Cicada Place program manager Joyce Dahms (left) and former resident Savannah Simmons reunited Wednesday at an event celebrating 20 years of the youth housing operating in Nelson. Photo: Tyler Harper

Cicada Place celebrates 20 years of youth housing

The 10-unit building was the first of its kind in B.C.

Savannah Simmons was a 16-year-old kid suffering from a drug addiction who was sure she would end up dead on Nelson’s streets.

Instead, Simmons was granted an apartment at Cicada Place. Staff at the youth-housing building guided her through rehab, and when she left the program three years later she was clean and healthy.

Now 32, Simmons has a husband, six kids and a life she once thought she’d never have without the help she received.

“I honestly wouldn’t be alive without them,” she says.

Simmons was one of many former tenants and staff visiting Cicada Place on Wednesday to celebrate the 20th anniversary of the building that has saved so many lives in Nelson.

The 10-unit building at 605 Lake St., which is managed by Nelson Community Services, has housed 199 clients since it opened. The program accepts tenants aged 16 to 22 at the time of entry and also has three two-bedroom units prioritized for single parents.

Tenants can stay up to two years and pay $375 in rent and utilities for a single occupant, $570 for a parent and a child, or $660 for a parent with two children — far lower than the monthly average $965 spent on rent and utilities by Nelson residents according to 2016 census.

The initial idea for a youth-specific building in Nelson is nearly 30 years old. At the time, Joyce Dahms’ job for Nelson Community Services was to find housing for youths as well as run a weekly life skills meeting.

Her clients, she says, were too young to be on their own.

“When you envision that first place, reality sinks in,” says Dahms, now Cicada Place’s program manager. “Even if they come from situations where there was chaos at home, at least it was people to interact with. All of a sudden they are lonely in these places. Often they would set themselves up to be exploited, taken advantage of just because they didn’t want to be alone.”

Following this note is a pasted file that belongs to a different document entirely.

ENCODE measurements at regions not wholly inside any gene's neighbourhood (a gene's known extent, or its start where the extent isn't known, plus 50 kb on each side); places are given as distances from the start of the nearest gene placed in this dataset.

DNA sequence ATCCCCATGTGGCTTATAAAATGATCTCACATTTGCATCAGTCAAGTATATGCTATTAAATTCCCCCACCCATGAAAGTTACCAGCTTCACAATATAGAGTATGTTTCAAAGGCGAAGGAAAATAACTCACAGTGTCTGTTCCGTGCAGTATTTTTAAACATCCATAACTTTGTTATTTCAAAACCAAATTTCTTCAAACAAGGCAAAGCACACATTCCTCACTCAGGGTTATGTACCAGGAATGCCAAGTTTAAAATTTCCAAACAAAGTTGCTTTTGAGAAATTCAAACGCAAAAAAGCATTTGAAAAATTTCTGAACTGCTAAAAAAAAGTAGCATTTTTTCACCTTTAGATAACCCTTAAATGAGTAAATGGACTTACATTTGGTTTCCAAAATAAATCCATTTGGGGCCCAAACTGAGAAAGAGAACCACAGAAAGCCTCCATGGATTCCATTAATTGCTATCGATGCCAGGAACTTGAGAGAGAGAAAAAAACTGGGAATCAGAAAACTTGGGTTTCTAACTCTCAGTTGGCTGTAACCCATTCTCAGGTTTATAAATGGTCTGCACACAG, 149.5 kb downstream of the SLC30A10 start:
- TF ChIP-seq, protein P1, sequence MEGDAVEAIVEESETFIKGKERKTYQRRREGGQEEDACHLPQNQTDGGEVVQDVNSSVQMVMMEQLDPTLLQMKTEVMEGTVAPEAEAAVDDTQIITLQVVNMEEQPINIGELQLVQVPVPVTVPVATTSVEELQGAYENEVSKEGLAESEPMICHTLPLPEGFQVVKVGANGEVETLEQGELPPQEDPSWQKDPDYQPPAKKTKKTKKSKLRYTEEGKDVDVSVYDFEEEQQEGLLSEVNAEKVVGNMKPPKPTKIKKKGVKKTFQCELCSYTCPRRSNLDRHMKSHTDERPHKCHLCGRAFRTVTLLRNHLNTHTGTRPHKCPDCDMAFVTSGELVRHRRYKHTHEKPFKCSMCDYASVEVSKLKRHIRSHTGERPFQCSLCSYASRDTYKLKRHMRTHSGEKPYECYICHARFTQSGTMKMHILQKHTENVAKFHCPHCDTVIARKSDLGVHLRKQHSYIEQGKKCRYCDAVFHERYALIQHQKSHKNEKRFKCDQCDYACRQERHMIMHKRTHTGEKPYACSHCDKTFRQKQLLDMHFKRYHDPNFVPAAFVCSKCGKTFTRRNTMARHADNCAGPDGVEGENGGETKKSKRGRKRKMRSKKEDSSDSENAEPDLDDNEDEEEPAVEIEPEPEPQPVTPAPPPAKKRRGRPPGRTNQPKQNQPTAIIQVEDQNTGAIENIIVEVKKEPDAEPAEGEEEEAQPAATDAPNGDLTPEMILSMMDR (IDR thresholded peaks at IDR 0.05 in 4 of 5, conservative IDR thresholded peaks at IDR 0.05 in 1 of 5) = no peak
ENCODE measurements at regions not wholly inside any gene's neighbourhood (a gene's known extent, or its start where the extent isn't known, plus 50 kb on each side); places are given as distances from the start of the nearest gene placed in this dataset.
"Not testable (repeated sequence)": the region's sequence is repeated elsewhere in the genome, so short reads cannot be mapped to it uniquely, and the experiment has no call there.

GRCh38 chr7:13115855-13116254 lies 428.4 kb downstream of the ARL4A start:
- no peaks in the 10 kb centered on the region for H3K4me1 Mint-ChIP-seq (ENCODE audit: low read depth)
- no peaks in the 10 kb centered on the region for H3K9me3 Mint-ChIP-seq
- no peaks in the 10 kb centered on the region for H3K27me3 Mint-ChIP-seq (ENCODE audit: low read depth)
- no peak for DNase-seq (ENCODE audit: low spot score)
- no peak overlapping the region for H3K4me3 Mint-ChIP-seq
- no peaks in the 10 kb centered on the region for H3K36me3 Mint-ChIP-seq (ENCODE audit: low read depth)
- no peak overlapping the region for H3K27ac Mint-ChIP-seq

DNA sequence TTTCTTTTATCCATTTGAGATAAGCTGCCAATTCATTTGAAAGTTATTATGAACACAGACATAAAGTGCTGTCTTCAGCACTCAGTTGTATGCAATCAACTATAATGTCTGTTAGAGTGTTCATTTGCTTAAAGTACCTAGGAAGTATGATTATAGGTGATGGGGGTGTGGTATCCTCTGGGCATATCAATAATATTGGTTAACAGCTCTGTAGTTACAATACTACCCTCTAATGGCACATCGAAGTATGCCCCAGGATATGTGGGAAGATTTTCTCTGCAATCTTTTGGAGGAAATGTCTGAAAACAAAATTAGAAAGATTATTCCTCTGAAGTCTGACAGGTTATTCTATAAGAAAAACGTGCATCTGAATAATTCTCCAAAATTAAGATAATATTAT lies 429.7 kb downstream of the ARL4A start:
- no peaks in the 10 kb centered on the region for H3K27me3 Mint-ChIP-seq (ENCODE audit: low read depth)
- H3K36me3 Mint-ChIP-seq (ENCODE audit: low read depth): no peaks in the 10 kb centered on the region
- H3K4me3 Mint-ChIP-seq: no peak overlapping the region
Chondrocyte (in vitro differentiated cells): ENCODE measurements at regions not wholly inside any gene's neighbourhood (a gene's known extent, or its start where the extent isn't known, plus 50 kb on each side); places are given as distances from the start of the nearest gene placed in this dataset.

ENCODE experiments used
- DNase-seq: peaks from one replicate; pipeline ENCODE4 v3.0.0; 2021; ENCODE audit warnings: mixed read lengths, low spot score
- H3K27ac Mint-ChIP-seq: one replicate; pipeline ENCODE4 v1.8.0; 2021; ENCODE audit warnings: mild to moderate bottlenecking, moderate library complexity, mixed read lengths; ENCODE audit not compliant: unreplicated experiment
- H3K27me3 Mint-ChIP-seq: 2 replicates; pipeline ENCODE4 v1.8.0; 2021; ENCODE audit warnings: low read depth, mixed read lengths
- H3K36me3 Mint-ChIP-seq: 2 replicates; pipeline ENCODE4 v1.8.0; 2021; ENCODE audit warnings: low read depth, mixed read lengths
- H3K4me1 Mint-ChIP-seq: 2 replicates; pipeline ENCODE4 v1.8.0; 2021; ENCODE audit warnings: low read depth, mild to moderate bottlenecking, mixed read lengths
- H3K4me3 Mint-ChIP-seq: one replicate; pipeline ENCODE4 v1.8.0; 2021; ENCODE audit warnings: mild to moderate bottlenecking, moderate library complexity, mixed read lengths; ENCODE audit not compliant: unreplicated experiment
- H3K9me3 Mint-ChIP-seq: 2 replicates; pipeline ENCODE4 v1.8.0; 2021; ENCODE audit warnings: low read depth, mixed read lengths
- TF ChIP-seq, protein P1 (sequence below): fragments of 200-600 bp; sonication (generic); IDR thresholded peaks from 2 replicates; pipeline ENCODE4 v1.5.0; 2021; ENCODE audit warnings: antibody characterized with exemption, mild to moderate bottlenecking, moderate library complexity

Nelson Community Services applied for a grant through BC Housing to fund a feasibility study for a youth-housing building, which was to be the first of its kind in B.C.

The process from grant application to construction, Dahms says, took about seven years. Originally the apartments were to be built on top of the Nelson and District Youth Centre. When planning turned to development across the street from the youth centre, BC Housing stipulated the new building should have a balcony (which Nelson Community Services fought). There was also debate if 20 units should be built instead of 10.

The size of the rooms was also contentious. One-bedroom apartments at Cicada are 650 square feet, which were criticized for being too large. BC Housing requested the size in case the project failed and the building could be converted to seniors housing.

Cicada Place opened in 1999. BC Housing funds the building’s maintenance, the Ministry of Children and Family Development funds programming and assists with rent subsidies, and Nelson Community Services employs the building’s staff.

The program stipulates tenants have to be in school or working (Nelson Community Services considers parenting a full-time job), and requires participation in a life skills group.

“They know we’re not landlords,” says Dahms. “This is a program they come into. There are expectations. … We have rules about no drugs or alcohol even if you’re over 19. There has to be that buy-in.”

Cicada Place has been a life changer for the tenants who do buy-in.

For Simmons, the safe space and staff helped her start over. “It meant a lot. At least I was living on the streets. I had food in my stomach. I had all the workers who could help me establish myself and my life.”

Nelson native Sam Doman was 17 when she moved into the building in 2004. “For people starting out, if you’re fortunate enough to qualify to get in, it’s like a golden ticket basically,” says Doman.

Doman left Cicada Place in 2006. Six years later she bought a home in Fairview, which she says she wouldn’t have thought possible while living at Cicada.

“God no! No. No. Not at all. When I came through these doors I was a ball of mess. When I came out of these doors I was a little bit better. They help. It’s huge.”

Dahms concedes the need for youth housing in Nelson is far greater than what Cicada Place can provide. A 2018 point-in-time homeless count found 32 per cent of respondents to a survey were under 24. Fifty-six per cent meanwhile said they first experienced homelessness before they were 19.

“The need is there. Everyone knows the need is there,” said Dahms. “Part of the issue is getting not just the building funds but programming funds because the key to this being a success is we have staff here.

“If this was just an apartment building for youth, I don’t know what we’d be looking at today. But the fact that there are staff here, the kids feel supported, that’s where we make it [work].”


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